Religion, politics and money: the 3 topics that are commonly taboo for first date conversations. However, this isn’t our first date. We’ve been together for quite some time that I think it’s safe to talk about religion.
I am Jewish. I was born to two Jewish parents. My mother’s parents are both Jewish (grandma was born in the US and grandpa was born in then-Palestine/now-Israel as his parents fled Europe in the very early stages of WWII – he enlisted in the US Navy and was stationed in the South Pacific). My father’s parents were both Jewish (grandma was born in New Jersey to two Russian emigrants; grandpa was born in Lithuania – as the second eldest, his parents sent him and his older sister to the US when they saw things getting bad in Europe – grandpa enlisted in the US Army to try to find his family – instead, he captured 35 Nazis and brought home a Swastika armband – the family left behind perished in the Holocaust). My stepmom is Jewish as are both of her parents, but I don’t know their stories. I think they are both Manhattan/Bronx-born.
I was raised conservative and still lean this way. I graduated valedictorian from my Hebrew School after my Bat Mitzvah, where I chanted 4 aliyot from the Torah, the Chazak Chazak V’nitchazayk that’s said when a book is finished, chanted my Haftorah, and gave 2 d’var torahs (speeches). I grew up in a kosher home where we had 4 sets of dishes/pots/pans/utensils – one for everyday meat, one for everyday dairy, one for Passover meat, and one for Passover dairy. We were strictly kosher for Passover. When we ate out, we either ate at kosher restaurants or ate fish/pasta at non-kosher restaurants. We went to temple every Shabbat but had piano lessons in the afternoons. We walked to temple on Rosh HaShanah and Yom Kippur and didn’t use electricity on those High Holidays, but we left the TV on in order to hear what was happening in the Middle East and Israel. When my grandfather passed away in 1995, my father went to temple every morning and every night to say kaddish for a year. I joined him most of the time. We have kept the tradition of going to temple together on both my grandparents’ yahrtzeits.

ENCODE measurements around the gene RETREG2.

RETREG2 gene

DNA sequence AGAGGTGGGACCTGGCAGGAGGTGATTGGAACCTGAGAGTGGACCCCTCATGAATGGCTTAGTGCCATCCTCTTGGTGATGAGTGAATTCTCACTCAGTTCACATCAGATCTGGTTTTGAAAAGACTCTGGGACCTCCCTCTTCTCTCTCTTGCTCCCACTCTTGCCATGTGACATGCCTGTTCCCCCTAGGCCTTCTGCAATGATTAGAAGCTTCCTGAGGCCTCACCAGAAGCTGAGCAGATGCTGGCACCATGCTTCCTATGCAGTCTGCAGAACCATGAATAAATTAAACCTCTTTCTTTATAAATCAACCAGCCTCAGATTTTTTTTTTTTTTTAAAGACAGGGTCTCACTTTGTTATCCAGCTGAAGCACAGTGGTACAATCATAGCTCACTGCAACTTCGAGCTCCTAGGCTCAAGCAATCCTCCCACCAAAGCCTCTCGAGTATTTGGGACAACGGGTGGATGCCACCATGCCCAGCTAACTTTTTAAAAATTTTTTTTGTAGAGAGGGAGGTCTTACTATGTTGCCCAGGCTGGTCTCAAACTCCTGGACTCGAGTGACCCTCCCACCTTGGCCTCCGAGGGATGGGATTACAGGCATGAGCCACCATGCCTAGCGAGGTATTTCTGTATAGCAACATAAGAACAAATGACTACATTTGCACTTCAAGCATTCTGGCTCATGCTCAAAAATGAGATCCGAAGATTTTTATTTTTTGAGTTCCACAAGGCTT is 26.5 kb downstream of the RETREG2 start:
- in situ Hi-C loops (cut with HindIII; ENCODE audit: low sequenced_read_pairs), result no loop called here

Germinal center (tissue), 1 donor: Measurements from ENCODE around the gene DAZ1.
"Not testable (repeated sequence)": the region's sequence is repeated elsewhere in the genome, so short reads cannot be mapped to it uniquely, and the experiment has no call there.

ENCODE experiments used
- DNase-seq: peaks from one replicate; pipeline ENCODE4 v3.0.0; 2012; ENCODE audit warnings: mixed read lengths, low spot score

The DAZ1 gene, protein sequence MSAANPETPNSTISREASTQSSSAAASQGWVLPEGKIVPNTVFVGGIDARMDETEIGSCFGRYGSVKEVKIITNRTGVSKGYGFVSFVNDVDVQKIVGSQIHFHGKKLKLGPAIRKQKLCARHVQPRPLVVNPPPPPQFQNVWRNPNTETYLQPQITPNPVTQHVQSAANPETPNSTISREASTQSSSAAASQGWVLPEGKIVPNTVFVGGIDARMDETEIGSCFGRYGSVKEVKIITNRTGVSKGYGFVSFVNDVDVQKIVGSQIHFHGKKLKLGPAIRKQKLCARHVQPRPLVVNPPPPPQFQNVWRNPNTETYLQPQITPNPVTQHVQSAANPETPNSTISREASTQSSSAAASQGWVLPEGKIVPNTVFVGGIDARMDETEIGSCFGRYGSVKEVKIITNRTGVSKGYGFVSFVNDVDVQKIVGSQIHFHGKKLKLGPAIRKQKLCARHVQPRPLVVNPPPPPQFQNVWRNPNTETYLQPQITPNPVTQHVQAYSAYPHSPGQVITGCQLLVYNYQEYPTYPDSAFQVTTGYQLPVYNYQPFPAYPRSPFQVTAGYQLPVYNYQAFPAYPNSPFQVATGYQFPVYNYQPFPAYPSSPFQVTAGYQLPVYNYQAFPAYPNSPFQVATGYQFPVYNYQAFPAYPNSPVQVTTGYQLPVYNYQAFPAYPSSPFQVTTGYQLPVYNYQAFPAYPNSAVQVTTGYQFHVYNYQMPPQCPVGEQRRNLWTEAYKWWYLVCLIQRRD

My extended family can plot points on the line graph that is Judaism. On one end, I have a cousin who married a non-Jewish girl. On the other end, I have a cousin who is orthodox and made aliyah (moved to Israel and became Israeli citizens) with her family. The rest of my family is scattered somewhere in between. The first cousin knows the traditions but doesn’t really keep a Jewish home. The second cousin wears a sheitel and observes Shabbat and all Jewish holidays.
I fall somewhere in the middle of this spectrum. I keep a kosher home but I’ll eat non-kosher meat out of the house and I’ll mix meat and dairy. I go to temple on the High Holidays and on my grandparents’ yahrtzeits. I have mezuzot on every doorway of my home. I believe women should count for a minyan but dislike music during Shabbat services.
With all of the anti-Israel, anti-Jewish sentiment around the world lately, my Jewish heritage has become a point of pride for me. I walk out the door in the morning with a Jewish star either around my neck or hanging from my wrist. I wear my stars to state “I am proud to be Jewish” but also because the star, the Magen David in Hebrew, literally the Shield of David, is my shield. I feel protected wearing my star. Mayim Bialik (you probably know her best as Amy Farrah Fowler on Big Bang Theory) wrote a piece on Kveller that expresses why she wears her Jewish star. Her feelings align with my own and are written better than I ever could.
In the face of such adversity and the growing number of Holocaust deniers, it has become so much more important to keep our traditions and to pass them on to future generations. I am in no way saying intermarriage is bad nor will I judge someone for the way they do or don’t keep Judaism. My own personal beliefs lie in the Conservative movement and my practices lie Conservative but can at times lean Conservadox or Modern Orthodox.
When I was in my early twenties, I said I could never date a Jewish guy because I didn’t want to be suckered into his beliefs and because I didn’t know what exactly my beliefs were. After dating my share of non-Jewish guys and half-Jewish guys who were, for all intents and purposes, not Jewish, I have reached the conclusion that Judaism is much more important to me than I ever thought it could be. I want to marry a Jewish man who knows the customs and traditions, even if his family celebrates holidays differently from mine. I want him to have gone to Hebrew school or yeshiva and had his bar mitzvah. I want my kids to know what it is to be Jewish and the customs, traditions, ethics, values, and morals that go with it. They will go to Hebrew school where they will learn how to read, write, and speak Hebrew along with the history of the Jews and why we celebrate each holiday. We will go to temple every Saturday as a family, celebrating and honoring Shabbat together.
Alright, dear Fitters, the floor is yours.